The value of crime analysts: Part 2 of a Q&A with BJA visiting fellow Craig Uchida
Dr. Craig D. Uchida is the president of Justice & Security Strategies, Inc., where he oversees contracts and grants with cities, counties, criminal justice agencies, foundations, and foreign nations. He is also a member of the Law Enforcement Forecasting Group (LEFG), a program of the Bureau of Justice Assistance (BJA.) Last year, LEFG asked Vera’s Cost-Benefit Knowledge Bank to develop the paper Putting a Value on Crime Analysts: Considerations for Law Enforcement Executives. We spoke with Dr. Uchida recently about crime analysis, cost-benefit analysis, and the new publication. This is the second of two parts; we published Part 1 of the interview on April 1.
The paper indicates that there’s a long way to go before we can use CBA to answer some pressing questions. What needs to happen in the field to make economic analysis more useful to law enforcement?
Just the language of economic analysis needs to be pressed more. I think that cops and executives don’t think about the cost of crime. They don’t ask themselves, “What am I doing when I reduce crime? How can I translate what we do into cost savings?” They’re certainly reducing victimization, but they’re also reducing the costs associated with violent crime and property crime. One of the things I know CBKB did was a publication on advancing the quality of CBA in justice programs. I think both documents should go to police chiefs so they can start taking a look at costs and benefits.
I’ve used this example in terms of the cost of a violent crime: A homicide costs in the range of $3 million to $8 million. And when you think of a homicide costing $8 million to the entire justice system—and police departments are now reducing those homicides dramatically—$8 million is a lot of money! In the study I just did on Newton Division—which is described in the paper—we reduced homicides from 36 to 16 from 2011 to 2012. I told the chief, “If you look at the cost of a homicide in Los Angeles, it’s at least $8 million for all the costs associated with that. And we knocked down 20 homicides in a year and that’s $160 million in avoided costs. We reduced violent crime by 20 percent in Newton too. You save the county, you save the city, you save the victims by doing all these kinds of programs.” 160 million dollars? That’s a big chunk of change. Law enforcement needs to be looking at cost and economic analysis, so that when they go to their city council and say, “Crime is down by 10 percent” or whatever, lay out the benefits and avoided costs for the city. That’s when everyone starts to pay attention to economic analysis.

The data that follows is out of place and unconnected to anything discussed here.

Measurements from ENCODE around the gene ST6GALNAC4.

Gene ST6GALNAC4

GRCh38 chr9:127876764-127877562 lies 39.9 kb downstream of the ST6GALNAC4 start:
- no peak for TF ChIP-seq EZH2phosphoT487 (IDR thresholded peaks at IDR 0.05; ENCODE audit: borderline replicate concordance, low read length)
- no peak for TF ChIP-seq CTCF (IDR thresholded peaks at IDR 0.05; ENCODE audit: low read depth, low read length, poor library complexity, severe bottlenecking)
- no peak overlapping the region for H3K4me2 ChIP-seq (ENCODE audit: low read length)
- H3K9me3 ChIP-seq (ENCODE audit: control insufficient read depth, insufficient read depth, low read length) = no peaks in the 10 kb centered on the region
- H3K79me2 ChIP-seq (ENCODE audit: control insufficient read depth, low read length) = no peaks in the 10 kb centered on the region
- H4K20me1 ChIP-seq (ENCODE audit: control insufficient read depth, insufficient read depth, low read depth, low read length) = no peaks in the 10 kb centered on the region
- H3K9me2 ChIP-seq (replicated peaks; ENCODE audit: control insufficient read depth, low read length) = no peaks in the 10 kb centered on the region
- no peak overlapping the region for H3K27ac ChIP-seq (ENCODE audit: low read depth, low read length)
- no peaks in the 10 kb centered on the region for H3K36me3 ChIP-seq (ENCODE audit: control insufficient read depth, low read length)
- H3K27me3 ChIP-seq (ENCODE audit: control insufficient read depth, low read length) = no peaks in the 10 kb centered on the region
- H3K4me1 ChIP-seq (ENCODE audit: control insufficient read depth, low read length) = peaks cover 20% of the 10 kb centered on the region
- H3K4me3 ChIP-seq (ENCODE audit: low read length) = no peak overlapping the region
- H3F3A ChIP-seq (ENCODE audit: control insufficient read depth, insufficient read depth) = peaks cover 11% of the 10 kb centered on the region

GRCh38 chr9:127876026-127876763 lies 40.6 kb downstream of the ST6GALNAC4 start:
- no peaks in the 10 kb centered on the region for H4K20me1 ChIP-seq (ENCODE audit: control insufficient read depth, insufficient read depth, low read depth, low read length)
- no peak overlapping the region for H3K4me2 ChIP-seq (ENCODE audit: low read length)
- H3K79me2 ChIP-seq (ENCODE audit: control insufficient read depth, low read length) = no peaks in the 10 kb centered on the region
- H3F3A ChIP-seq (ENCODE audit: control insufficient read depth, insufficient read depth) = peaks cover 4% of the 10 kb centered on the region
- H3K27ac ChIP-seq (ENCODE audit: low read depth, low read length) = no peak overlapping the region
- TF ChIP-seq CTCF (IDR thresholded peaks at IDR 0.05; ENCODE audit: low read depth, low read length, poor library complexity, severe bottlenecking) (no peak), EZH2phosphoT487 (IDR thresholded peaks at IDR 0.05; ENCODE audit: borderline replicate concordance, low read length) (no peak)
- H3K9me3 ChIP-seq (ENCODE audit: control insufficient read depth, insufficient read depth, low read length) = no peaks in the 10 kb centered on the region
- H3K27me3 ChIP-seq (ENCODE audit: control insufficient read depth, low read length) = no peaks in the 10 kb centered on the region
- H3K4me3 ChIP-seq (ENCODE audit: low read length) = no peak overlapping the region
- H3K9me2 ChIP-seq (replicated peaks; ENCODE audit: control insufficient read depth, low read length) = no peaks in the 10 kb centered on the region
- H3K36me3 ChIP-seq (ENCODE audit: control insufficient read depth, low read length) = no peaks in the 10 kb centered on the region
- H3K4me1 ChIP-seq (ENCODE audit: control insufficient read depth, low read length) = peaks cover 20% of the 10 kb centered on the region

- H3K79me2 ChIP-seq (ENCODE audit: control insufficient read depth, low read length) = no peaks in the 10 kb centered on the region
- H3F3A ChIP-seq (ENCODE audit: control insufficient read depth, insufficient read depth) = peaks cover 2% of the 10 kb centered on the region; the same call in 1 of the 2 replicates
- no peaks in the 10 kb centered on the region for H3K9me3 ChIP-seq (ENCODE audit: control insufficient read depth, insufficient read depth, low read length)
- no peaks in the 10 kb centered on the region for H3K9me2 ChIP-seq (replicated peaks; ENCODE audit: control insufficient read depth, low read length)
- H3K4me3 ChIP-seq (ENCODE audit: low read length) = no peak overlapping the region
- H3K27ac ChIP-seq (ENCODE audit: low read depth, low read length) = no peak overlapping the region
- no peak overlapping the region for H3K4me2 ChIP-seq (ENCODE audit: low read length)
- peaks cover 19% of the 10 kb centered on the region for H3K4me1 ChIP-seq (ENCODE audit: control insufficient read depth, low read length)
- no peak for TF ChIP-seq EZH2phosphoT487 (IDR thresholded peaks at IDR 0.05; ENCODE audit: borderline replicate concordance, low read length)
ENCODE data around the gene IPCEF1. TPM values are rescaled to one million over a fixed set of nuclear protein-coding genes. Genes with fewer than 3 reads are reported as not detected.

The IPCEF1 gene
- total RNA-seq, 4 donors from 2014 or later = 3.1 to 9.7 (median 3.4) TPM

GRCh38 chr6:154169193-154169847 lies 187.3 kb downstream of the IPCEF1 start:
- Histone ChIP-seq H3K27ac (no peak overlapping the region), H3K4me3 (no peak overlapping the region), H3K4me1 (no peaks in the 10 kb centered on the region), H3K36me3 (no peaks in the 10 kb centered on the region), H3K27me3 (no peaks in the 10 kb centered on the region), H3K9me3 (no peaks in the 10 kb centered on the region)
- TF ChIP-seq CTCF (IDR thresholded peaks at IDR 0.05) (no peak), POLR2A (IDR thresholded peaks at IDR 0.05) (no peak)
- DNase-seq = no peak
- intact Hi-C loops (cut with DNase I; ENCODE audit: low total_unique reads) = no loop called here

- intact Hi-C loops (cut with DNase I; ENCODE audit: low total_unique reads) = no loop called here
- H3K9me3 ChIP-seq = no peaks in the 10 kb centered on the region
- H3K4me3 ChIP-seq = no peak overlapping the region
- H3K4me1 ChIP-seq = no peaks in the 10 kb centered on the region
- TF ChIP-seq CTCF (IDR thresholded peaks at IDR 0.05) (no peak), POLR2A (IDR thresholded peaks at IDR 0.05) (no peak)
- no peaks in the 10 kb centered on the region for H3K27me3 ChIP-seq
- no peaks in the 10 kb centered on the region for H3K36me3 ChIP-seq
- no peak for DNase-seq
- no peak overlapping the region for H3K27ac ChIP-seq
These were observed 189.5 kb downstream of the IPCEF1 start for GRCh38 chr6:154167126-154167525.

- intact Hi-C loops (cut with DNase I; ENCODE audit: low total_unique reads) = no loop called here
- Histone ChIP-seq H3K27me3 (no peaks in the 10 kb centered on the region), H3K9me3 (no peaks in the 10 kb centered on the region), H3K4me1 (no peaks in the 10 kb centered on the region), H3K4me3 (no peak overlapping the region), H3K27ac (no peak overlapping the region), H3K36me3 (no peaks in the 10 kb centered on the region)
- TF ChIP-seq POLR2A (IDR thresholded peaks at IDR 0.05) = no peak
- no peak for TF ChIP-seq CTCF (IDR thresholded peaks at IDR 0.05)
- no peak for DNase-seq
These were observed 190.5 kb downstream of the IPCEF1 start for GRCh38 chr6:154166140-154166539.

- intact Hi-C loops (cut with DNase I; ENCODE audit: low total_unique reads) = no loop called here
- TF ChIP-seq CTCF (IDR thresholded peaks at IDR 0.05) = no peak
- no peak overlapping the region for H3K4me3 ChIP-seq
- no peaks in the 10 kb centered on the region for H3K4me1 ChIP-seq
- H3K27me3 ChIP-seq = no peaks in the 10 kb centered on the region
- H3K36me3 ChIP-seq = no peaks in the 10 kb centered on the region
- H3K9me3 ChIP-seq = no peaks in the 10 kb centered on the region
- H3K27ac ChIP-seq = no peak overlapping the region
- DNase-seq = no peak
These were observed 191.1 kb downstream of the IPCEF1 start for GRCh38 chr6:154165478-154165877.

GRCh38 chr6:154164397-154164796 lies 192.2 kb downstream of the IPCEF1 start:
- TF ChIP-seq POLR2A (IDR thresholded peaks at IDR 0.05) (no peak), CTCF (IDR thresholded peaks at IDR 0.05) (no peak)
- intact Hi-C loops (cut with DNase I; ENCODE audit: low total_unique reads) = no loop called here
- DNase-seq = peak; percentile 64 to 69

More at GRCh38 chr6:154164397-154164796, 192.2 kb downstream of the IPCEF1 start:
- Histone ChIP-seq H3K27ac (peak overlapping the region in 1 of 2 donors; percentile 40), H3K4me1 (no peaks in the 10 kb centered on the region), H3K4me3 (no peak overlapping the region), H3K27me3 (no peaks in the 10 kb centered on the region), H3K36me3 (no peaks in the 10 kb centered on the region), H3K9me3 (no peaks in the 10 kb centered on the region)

How can we get more information and evaluations on the role of crime analysts?
Two things: One is getting that whole economic analysis in front of crime analysts as well. The second thing is researchers. They don’t look at CBA that much, even though they do evaluations of different programs. As researchers and evaluators, we don’t take it to the next step and ask, “What are the costs and benefits?” We don’t as a matter of course do cost-benefit analysis or value-added analysis or other economic analysis that would be beneficial to the work we’ve already done. I don’t think it’d be that hard to add these kinds of questions as part of our evaluations, as part of our work. I should do this myself; I’ve thought about it often enough and impressed it upon my statisticians.
With the Crime Intelligence Detail we formed in the LAPD, we knew it was a risk—you’re putting two officers on the detail to work with an analyst and taking them off the street. I would argue to the chief that the risk was worthwhile. The investment was made and here’s what happened and the very positive results we found. Not only that, but I asked one of the [CID] officers I worked with, “How many arrests have you been involved in during the last year or year and a half?” He said probably 60 or 70 arrests. No patrol officer assists in that many arrests in a year, a year and a half. By working with crime analysts and with data, he was able to directly assist patrol officers and detectives with these arrests. When he tells me that kind of anecdote, that’s really valuable, but we haven’t written it up or said anything publicly about it. But it is part of the reality about the investment you make.
What resources would you recommend to people who want to learn more about crime analysis?
- Crime Analysis for Problem Solvers in 60 Small Steps by Ronald V. Clarke and John C. Eck of the Center for Problem-Oriented Policing;
- Introductory Guide to Crime Analysis and Mapping by Rachel Boba, former director of the Police Foundation’s Crime Mapping Laboratory;
- Intelligence Analysis for Problem Solvers by Clarke and Eck, with Gohar Petrossian; and
- The webinar “Crime Analysis in the Smart Policing Initiative,” facilitated by Julie Wartell, a crime analyst with the San Diego Smart Policing Initiative.
This is the second of two parts of the interview. Read Part 1.